Rose E. Frisch

Department of Global Health and Population

9 Bow Street
Cambridge, MA 02138
Phone: 617.495.3013

Research

My research has shown that undernutrition and intense physical activity can have a limiting effect on female fertility. Women who have too little body fat, because of injudicious dieting and/or intensive physical activity, also have disruption or impairment of their reproductive ability; they are infertile due to hypothalamic dysfunction which is correlated with weight loss or excessive leanness. The effect is reversible with gain in weight and fatness. Fat is an active metabolic tissue that makes estrogen, and as recently discovered, a hormone, leptin. Human reproduction has a metabolic cost: it takes about 50,000 calories over the daily caloric maintenance cost to grow a human infant to term. Lactation costs about 500-1000 calories a day. I hypothesized that a critical, minimum amount of body fat is necessary for, and directly influences, female reproduction.

My research results are predictive and are now used clinically for evaluation of nutritional infertility and the restoration of fertility. Research on the long-term health of 5,498 U.S. college alumnae showed that moderate athletic regular activity resulted in a lower risk of breast cancer and cancers of the reproductive system and a lower risk of late onset diabetes. Environmental factors of nutrition, physical activity and disease can affect each reproductive milestone from menarche to menopause, hence as I have documented the natural fertility of populations.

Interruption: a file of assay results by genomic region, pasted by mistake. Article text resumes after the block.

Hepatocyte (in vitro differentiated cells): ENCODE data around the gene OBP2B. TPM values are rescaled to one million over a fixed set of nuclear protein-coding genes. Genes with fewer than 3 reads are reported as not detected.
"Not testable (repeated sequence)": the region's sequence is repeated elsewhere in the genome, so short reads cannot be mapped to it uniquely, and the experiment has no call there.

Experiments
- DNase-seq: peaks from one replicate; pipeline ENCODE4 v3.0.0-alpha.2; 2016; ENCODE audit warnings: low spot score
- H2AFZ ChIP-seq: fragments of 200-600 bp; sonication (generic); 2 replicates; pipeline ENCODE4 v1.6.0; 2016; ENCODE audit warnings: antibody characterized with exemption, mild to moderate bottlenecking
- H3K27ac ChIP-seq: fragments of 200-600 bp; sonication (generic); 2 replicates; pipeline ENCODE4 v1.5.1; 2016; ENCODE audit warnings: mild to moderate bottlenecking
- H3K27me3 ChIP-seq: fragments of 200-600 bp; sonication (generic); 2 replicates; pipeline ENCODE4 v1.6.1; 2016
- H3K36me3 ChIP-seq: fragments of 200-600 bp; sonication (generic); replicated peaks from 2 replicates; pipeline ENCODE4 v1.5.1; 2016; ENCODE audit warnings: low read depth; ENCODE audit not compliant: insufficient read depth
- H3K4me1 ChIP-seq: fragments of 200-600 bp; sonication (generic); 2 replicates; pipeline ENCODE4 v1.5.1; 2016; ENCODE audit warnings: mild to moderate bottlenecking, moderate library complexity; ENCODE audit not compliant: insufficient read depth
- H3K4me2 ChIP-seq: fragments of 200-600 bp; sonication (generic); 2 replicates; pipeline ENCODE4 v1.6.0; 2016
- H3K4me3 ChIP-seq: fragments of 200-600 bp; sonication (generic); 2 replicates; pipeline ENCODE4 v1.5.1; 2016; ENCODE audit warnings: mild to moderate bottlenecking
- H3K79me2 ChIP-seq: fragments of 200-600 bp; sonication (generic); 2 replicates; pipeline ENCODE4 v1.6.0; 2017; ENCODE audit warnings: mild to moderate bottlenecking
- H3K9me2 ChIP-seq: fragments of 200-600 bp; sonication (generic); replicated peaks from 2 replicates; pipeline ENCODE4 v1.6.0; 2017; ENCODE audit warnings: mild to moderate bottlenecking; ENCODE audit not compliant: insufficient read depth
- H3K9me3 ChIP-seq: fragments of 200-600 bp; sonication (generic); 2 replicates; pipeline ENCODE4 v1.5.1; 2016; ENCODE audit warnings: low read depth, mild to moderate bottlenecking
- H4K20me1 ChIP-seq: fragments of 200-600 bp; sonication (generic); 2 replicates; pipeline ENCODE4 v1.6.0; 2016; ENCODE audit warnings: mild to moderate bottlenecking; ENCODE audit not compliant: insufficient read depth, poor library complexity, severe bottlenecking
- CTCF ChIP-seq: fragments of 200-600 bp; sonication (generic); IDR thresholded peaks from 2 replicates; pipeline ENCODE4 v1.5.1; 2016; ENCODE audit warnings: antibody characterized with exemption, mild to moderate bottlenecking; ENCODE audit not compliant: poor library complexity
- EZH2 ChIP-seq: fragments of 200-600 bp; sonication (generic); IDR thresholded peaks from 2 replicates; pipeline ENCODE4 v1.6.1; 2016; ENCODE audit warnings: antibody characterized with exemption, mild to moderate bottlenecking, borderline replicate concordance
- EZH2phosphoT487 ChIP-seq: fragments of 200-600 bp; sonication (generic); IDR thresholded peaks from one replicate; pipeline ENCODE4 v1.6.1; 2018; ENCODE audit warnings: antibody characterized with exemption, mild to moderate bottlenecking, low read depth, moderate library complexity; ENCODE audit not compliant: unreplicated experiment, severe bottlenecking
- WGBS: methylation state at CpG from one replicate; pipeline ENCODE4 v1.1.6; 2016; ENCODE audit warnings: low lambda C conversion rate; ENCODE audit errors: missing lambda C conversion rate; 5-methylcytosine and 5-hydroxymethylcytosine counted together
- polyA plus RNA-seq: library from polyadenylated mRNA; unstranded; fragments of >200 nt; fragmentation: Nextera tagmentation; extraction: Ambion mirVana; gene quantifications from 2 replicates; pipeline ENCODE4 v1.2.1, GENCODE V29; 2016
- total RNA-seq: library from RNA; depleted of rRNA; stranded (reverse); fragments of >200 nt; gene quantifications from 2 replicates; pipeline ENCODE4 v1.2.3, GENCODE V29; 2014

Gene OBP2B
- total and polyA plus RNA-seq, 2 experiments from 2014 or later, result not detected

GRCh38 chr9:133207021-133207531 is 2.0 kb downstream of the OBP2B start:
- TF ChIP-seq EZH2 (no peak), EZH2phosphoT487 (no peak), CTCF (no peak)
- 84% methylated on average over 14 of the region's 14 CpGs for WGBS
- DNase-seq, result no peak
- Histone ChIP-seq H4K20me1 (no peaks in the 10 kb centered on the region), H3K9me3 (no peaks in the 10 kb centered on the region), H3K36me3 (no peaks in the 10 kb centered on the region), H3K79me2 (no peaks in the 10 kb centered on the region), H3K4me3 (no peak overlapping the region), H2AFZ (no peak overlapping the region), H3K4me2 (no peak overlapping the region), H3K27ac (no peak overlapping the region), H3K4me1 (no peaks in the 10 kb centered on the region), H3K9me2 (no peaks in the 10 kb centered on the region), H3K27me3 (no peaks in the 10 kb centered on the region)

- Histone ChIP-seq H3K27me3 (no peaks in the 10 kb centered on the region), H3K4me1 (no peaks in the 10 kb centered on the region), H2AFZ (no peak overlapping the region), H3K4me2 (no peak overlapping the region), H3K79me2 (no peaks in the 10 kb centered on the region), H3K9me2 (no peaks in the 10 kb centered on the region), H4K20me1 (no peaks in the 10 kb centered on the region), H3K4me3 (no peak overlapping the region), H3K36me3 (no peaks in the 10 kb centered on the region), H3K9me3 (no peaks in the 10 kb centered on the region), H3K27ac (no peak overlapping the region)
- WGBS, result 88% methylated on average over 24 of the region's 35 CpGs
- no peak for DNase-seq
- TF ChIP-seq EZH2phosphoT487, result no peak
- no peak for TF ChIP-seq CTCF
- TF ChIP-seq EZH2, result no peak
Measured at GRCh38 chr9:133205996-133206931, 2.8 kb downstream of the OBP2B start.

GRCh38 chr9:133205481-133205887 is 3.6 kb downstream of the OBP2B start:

In accord with the connection fatness and fertility is the 1994 discovery of J. Friedman et. al. that body fat produces a hormone, leptin, which has receptors in the hypothalamus, the ovary and the testis. Leptin controls appetite and energy metabolism, and the hypothalamic control of reproduction. My book “Female Fertility and the Body Fat Connection” (2002 & 2004 paperback, University of Chicago Press) details this research.

CV

Link to Recent CV

Education

1943, University of Wisconsin, Ph.D. (Genetics)
1940, Columbia University, M.A. (Zoology)
1939, Smith College, B.A.
(Magna cum laude, Phi Beta Kappa, Sigma Xi)

Awards and Honors

2005, Professor Emeritus Award of Merit, Harvard School of Public Health, Boston, MA.
2003, Rally Day Medal for Medical Research and Reproductive Health, Smith College, Northhampton, MA.
1997, Fellow, American Academy of Arts and Science, Cambridge, MA.
1993-1994, Fellow, Bunting Institute, Cambridge, MA.
1992, Appointed Associate Professor of Population Sciences Emerita.
1988-1991, Research Grant Award, National Institute of Child Health and Human Development.
1988, Appointed Sigma Xi National Lecturer 1988-1990
1975-1976, Fellow, John Simon Guggenheim Memorial Foundation